I currently teach on the Bachelor of Social Science, B. A. Early Years and Childhood Studies and Diploma in Social Studies. The modules I teach centre, in the main, on Irish social policy and politics. They include; Social Policy and Society, Politics and Social Policy, Social Research in Early Years and Childhood Studies, Social Analysis of the Community and Exploring Irish Social Policy. I also supervise undergraduate and postgraduate students in social policy. My teaching and learning objectives and practices are relatively straightforward. Teaching how to think, promoting engagement and interaction, and effectively conveying information. I tend to, where possible, focus on student-centred teaching and learning. These objectives shape my teaching practice as they necessarily involve effective communication and finding new ways to encourage engagement.
My teaching philosophy is student centred - teaching how to think, promoting engagement and interaction, and effectively conveying information. Technology is invaluable in assisting the realisation of my goals. Asking students to watch videos on YouTube helps to challenge attitudes and perspectives and requires students to think about society from another angle. Padlet is very useful in promoting engagement and interaction through a safe medium, and also helps in conveying information. Blackboard/Canvas and PowerPoint are vital in the transmission of material, and as teaching aids.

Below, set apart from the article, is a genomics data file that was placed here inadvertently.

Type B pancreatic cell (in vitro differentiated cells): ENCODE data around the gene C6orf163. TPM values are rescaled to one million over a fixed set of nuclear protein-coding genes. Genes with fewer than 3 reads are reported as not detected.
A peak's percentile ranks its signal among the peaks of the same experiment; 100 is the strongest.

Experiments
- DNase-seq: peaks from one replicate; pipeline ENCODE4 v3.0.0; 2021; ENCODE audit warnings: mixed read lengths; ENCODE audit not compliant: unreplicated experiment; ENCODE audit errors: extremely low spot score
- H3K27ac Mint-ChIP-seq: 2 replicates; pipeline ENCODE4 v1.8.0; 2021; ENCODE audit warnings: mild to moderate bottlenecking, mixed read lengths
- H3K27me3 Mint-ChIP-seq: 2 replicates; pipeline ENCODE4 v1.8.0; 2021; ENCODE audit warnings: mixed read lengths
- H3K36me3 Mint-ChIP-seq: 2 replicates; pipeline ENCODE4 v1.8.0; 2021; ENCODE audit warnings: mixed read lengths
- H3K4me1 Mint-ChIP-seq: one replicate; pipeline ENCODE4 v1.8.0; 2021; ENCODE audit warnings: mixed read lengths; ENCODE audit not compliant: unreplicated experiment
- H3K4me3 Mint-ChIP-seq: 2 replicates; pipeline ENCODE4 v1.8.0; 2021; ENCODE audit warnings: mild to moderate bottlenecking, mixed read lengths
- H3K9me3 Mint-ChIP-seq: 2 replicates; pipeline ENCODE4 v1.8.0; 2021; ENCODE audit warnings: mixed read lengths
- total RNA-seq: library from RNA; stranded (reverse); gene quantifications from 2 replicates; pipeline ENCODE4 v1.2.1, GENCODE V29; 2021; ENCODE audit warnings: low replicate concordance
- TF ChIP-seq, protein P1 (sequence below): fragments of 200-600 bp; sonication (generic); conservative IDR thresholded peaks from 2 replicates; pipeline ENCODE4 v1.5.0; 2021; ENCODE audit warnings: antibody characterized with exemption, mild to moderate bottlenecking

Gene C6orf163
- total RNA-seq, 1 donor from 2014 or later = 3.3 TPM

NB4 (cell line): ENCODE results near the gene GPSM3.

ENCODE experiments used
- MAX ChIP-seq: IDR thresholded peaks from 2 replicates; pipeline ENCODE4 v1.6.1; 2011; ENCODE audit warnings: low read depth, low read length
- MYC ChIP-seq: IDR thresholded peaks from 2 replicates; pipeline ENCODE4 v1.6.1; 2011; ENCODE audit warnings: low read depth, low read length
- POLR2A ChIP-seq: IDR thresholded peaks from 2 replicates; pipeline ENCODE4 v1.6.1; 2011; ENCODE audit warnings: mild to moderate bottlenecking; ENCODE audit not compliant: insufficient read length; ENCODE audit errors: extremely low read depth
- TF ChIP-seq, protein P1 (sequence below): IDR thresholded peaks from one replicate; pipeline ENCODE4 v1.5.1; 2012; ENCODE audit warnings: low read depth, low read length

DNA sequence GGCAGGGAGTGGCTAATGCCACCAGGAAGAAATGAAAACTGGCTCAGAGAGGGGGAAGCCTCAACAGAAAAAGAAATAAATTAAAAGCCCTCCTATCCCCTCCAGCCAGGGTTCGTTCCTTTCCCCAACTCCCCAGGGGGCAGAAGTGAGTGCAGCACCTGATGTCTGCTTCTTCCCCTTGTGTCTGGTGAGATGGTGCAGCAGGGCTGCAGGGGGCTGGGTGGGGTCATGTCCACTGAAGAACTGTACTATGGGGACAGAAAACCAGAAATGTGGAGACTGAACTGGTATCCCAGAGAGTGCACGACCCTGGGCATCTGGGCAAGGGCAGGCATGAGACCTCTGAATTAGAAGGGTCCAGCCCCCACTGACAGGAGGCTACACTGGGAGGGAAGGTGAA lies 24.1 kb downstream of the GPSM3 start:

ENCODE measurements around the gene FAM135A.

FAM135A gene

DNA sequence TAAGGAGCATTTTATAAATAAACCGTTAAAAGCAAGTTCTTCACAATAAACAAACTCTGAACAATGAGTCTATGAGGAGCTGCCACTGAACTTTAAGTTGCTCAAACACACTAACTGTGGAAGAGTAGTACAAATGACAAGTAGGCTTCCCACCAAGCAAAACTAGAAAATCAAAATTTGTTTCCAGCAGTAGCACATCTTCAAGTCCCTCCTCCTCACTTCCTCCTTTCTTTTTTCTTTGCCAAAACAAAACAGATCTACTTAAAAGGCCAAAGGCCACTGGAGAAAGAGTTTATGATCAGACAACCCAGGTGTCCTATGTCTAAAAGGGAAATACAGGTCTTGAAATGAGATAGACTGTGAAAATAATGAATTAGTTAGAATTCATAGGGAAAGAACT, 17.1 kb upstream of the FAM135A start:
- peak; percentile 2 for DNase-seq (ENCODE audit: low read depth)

I currently use Blackboard, Canvas, Turnitin, Padlet, YouTube, PowerPoint and email.
Blackboard/Canvas is the platform I use to upload lecture slides, readings, etc. for students to access. Where possible, continuous assessment is submitted, corrected and feedback given on Turnitin. Padlet is used in a number of ways. With some modules, it is a supplement to Blackboard/Canvas with additional information, guides, links to videos, etc. available. In other modules, it is used as a forum in which students can ask questions (that they may not ask in class), which I then answer in class the following week. The fact that posts are anonymous in the Padlet forum gives greater confidence in asking questions. YouTube is used to show videos of news events, debates and social experiments which then facilitates discussion.
Comments from students who have submitted continuous assessment on Turnitin indicates that they prefer it to hard copy submissions, as it is more flexible and allows for greater engagement with feedback. The Padlet forum has proved to be a great success. Students have responded very positively to it. In large groups, people may not feel comfortable asking questions or making comments. The Padlet forum allows them to ask anything they wish, in the knowledge that the post will be anonymous and that the question will be answered the following week in class. In turn, this helps to promote engagement with the subject and allows an insight into what areas students may be struggling with.
Focusing on the Padlet forum again, while it has been very positive in the main, one of the disadvantages that can arise is an over reliance on it in asking questions and making comments, to the detriment of interaction in person in the classroom. To overcome this, other 'in person' techniques need to be utilised to encourage interaction and engagement.